Drama between roommates, violence in Afghanistan, the Jordan Miles case.
Three conflicts, one room.
These and many other conflicts were discussed at an event Friday evening at the Children’s Museum of Pittsburgh when the World Affairs Council of Pittsburgh led a conversation on ‘Geopolitics of Emotion: Peace and Reconciliation; Love and Forgiveness.’
Founder and National Director of the Constant and Never Ending Improvement Program, Azim Khamisa, was one of seven international board members who took part in the conversation.
He knows these conversations too well. His only son was a victim of gang violence, senselessly murdered in 1995 while he was delivering pizzas as a college student in La Jolla, California.
His son, Tariq, was lured to a bogus address.
“As he was about to leave, he was accosted by four youth gang members,” says Khamisa. “Three of them were 14, the leader of the gang was 18 years old. It was a gang initiation–wrong place, wrong time.”
After time, Khamisa forgave his son’s murderer and connected with the 14-year-old’s grandfather to tell their story through Khamisa’s organization, the Tariq Khamisa Foundation.
Almost 20 years later, the duo is still working together to spread the message of stopping youth violence.
The warning message greeting the viewer before the exhibit–“You are about to enter an exhibit about feelings. This will be fun and sometimes, scary”—in some sense reflected the conversations among the nearly 50 attendees of Friday evening’s event.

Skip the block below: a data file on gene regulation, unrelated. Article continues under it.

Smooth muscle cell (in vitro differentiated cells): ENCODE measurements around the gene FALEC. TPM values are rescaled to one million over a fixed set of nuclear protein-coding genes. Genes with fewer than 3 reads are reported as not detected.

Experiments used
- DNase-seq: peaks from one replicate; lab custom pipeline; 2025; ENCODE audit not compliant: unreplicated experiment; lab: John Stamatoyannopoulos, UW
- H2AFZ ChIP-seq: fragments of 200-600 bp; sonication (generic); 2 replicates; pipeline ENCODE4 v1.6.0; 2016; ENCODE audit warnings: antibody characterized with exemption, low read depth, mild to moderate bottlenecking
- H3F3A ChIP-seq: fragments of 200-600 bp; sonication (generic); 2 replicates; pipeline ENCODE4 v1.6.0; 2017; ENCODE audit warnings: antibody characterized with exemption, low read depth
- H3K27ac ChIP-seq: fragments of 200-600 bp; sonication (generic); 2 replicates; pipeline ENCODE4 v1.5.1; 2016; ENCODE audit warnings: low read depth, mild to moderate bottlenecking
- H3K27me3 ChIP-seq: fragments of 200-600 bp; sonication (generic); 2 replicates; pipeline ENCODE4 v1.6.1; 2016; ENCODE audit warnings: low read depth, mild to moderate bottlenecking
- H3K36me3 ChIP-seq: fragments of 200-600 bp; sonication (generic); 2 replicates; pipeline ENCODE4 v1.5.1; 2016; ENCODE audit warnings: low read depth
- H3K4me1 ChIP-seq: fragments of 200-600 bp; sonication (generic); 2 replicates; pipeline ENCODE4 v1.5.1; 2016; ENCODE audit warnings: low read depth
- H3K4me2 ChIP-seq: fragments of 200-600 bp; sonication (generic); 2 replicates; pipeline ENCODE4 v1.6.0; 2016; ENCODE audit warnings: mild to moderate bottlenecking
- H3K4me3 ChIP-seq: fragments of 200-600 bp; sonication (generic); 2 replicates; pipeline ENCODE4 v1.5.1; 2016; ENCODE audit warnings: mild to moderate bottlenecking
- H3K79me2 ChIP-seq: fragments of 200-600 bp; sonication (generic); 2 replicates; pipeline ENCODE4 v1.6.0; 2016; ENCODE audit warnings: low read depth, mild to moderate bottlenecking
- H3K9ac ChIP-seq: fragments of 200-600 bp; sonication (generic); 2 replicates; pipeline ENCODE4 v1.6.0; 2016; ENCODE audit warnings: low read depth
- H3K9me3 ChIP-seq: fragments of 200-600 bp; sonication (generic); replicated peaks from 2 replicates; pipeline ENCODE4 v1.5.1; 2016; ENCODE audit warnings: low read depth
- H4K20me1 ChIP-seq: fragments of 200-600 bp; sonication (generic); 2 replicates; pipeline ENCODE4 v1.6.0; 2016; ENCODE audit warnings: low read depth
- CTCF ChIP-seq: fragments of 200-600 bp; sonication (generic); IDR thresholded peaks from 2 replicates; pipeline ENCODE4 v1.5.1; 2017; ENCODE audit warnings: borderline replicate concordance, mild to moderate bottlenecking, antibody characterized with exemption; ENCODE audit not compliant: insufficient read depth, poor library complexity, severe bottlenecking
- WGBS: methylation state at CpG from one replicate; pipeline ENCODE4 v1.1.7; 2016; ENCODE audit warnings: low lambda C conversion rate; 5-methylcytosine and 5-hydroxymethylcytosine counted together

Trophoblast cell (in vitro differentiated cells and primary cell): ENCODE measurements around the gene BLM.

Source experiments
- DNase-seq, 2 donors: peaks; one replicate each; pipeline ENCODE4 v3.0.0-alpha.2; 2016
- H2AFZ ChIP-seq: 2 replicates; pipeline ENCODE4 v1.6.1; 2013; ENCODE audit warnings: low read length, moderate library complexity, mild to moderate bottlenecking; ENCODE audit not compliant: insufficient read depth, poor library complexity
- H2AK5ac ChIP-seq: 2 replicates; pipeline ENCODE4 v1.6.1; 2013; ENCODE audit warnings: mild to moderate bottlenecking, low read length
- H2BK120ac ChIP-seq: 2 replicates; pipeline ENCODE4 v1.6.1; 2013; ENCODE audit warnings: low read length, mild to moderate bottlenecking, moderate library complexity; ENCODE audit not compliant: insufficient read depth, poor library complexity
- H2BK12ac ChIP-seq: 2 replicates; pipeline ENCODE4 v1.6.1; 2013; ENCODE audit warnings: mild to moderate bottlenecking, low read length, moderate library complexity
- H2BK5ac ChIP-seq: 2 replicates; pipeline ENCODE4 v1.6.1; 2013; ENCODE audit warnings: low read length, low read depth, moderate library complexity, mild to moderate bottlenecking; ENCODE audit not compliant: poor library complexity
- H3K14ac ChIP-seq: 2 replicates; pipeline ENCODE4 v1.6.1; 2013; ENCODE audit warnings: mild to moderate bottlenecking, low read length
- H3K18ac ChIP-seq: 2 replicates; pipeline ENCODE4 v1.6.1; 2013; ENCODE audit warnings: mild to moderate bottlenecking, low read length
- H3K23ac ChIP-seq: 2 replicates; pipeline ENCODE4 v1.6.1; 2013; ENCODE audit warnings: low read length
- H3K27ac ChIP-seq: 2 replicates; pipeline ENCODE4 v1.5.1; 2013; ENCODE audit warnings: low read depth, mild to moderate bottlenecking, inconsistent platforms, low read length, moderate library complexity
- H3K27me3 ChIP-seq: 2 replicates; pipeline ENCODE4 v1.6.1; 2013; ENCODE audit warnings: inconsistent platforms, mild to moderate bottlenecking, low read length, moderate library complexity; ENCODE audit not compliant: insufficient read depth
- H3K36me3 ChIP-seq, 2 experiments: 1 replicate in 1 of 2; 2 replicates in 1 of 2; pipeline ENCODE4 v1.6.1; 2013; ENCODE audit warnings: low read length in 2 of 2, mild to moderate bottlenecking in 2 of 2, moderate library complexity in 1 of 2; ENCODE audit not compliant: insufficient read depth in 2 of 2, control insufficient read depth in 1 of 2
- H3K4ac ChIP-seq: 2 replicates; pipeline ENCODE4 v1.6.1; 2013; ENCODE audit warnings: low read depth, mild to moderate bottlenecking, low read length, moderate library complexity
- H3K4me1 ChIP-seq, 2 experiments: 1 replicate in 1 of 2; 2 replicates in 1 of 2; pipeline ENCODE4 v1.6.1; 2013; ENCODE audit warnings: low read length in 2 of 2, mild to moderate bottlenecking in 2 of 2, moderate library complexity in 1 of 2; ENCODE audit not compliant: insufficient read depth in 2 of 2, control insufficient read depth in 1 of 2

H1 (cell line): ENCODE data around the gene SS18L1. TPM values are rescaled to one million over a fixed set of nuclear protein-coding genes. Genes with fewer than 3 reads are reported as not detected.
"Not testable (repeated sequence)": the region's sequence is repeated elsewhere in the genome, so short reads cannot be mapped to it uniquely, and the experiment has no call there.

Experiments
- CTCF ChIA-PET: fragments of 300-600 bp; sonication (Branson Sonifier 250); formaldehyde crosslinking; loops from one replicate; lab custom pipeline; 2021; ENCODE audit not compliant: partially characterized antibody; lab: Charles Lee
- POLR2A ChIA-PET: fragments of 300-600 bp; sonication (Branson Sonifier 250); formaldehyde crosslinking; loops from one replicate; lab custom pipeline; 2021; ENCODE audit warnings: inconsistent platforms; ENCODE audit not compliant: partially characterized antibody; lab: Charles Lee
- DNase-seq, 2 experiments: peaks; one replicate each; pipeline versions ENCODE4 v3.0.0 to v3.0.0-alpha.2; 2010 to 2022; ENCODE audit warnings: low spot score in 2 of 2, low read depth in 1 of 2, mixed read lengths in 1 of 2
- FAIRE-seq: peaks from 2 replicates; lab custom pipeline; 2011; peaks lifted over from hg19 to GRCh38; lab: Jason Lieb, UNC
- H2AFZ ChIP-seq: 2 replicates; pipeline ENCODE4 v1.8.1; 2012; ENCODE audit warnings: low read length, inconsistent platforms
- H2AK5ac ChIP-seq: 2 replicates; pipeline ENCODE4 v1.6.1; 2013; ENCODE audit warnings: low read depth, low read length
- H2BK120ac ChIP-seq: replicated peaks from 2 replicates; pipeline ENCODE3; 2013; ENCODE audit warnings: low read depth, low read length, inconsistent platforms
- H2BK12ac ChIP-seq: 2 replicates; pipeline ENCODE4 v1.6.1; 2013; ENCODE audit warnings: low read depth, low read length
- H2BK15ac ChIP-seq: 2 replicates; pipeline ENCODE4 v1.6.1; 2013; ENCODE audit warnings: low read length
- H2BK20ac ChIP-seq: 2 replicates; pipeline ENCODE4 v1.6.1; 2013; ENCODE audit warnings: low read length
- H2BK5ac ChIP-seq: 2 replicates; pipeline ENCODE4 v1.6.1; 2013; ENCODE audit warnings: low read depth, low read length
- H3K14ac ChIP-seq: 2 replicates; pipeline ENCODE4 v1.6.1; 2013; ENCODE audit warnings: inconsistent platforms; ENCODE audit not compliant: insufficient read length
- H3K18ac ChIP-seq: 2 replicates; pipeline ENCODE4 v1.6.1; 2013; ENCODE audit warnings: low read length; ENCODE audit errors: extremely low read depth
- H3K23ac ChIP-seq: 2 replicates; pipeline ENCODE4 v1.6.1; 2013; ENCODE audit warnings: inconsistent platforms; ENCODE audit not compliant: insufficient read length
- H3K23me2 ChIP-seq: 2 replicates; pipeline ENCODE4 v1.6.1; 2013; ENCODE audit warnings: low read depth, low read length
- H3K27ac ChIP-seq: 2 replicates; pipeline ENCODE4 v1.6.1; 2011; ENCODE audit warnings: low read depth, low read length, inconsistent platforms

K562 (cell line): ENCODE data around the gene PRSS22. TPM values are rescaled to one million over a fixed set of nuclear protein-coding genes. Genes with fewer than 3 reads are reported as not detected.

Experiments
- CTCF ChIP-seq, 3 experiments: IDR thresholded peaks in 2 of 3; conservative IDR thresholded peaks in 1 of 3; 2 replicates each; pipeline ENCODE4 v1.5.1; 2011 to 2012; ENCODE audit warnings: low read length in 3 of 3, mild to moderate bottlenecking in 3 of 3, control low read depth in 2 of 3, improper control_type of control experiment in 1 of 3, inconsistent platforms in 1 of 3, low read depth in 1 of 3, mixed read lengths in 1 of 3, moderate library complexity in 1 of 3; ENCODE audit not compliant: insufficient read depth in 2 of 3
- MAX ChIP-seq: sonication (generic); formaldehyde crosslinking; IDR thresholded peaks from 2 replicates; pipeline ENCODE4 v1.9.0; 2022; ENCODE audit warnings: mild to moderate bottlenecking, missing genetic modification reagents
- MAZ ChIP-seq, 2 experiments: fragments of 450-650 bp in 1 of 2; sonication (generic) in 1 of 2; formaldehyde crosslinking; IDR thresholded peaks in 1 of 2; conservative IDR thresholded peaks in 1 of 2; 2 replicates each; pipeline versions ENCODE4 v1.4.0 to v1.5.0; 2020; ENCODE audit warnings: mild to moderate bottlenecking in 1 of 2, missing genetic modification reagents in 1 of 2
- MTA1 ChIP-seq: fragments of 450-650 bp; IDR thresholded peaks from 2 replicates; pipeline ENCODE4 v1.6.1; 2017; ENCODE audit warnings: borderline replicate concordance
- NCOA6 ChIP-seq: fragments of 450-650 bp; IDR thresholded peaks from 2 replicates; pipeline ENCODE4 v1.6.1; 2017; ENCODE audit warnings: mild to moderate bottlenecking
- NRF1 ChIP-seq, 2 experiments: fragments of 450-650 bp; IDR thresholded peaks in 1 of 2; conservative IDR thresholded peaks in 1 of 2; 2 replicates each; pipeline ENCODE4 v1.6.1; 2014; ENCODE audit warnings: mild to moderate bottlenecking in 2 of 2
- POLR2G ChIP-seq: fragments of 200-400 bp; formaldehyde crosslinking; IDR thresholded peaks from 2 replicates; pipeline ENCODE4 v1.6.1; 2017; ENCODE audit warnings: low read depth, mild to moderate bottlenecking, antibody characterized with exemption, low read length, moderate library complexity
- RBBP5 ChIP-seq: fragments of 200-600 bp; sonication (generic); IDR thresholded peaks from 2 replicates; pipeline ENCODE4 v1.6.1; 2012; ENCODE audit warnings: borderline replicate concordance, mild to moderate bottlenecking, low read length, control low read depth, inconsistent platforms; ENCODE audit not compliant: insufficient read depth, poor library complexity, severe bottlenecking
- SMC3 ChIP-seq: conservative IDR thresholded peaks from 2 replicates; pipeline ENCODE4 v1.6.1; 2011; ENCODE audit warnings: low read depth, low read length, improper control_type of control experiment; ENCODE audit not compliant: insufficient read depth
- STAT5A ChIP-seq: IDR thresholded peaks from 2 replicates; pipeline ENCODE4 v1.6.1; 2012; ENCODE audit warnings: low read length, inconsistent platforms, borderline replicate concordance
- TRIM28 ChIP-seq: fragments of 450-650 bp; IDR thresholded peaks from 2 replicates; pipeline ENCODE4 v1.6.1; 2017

First, people paired up to talk about a certain conflict, then each table reflected on the conflict by asking questions such as: What is the conflict and Who is being harmed? Each table presented points about their discussion, which ranged from local to global issues.
“This is a new thing for us in order to address the big issues of life,” says the Museum’s Executive Director Jane Werner. “Is there anything bigger than love and forgiveness?”
Also present at the discussion was Dr. Sakena Yacoobi, a 2014 Nobel Peace prize nominee who teaches love and forgiveness every day in Afghanistan as the founder of the Afghan Institute of Learning, a NGO helping address the problem of inadequate access to education and health services for Afghans—especially women and children.
Yacoobi and the rest of the rest of the board members were invited to spend the afternoon at the museum to take in the exhibit.
“When I came here to Pittsburgh to see how it (the exhibit) has impacted the children, it made me feel so happy that I came,” says Yacoobi. “I saw how amazing these children are being challenged by their parents and by the person who was facilitating the activity. They really felt the personal touch of love and being loved.”
Yacoobi says that as an educationalist, she believes early childhood education is the most important part of a child’s life.
“Our children are the future of the country,” says Yacoobi. “Especially for me–a person living in a conflict zone trying to educate the youth, I can see the impact of education (in this exhibit). I am going to carry every bit of this in Afghanistan.”
‘XOXO: An Exhibit about Love and Forgiveness’ runs through August 14 at the Children’s Museum.